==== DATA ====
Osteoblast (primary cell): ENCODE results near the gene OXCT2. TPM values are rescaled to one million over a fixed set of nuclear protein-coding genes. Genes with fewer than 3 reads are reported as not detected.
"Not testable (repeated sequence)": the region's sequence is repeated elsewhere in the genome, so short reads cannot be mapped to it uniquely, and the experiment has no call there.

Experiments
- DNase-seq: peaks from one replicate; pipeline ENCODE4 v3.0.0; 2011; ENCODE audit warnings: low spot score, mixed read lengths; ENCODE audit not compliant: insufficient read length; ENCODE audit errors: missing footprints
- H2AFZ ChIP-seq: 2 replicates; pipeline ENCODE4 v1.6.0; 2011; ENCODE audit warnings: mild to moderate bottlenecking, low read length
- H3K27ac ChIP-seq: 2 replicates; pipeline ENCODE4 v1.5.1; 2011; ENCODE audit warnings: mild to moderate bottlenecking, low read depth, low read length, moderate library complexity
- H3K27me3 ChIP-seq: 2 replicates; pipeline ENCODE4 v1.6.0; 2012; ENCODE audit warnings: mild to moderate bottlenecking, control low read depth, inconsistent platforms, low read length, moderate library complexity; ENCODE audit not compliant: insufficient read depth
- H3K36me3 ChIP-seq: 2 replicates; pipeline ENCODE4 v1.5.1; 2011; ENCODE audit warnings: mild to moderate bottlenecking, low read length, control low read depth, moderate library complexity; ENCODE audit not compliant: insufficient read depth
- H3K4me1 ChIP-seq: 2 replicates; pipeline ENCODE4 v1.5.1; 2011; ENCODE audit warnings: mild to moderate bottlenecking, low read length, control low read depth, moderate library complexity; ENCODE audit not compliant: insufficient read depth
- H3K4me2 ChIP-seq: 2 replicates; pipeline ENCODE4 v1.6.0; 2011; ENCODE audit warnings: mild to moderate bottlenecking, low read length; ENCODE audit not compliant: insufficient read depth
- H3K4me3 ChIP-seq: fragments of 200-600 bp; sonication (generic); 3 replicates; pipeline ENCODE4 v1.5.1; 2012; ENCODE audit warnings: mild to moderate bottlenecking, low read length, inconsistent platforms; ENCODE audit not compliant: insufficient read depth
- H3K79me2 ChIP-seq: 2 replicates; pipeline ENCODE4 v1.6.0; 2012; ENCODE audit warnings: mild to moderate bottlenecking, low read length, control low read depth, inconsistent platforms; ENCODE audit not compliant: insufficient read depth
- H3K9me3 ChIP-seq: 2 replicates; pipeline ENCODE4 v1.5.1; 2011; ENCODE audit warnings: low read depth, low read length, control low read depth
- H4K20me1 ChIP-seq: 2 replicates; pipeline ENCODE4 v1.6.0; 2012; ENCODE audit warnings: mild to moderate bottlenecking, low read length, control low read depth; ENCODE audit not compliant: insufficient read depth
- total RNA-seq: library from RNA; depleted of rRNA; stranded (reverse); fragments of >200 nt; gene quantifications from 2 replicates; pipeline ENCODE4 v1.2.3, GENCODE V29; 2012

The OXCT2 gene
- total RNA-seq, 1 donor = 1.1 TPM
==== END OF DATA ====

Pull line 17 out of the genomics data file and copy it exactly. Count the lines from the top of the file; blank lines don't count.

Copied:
- total RNA-seq, 1 donor = 1.1 TPM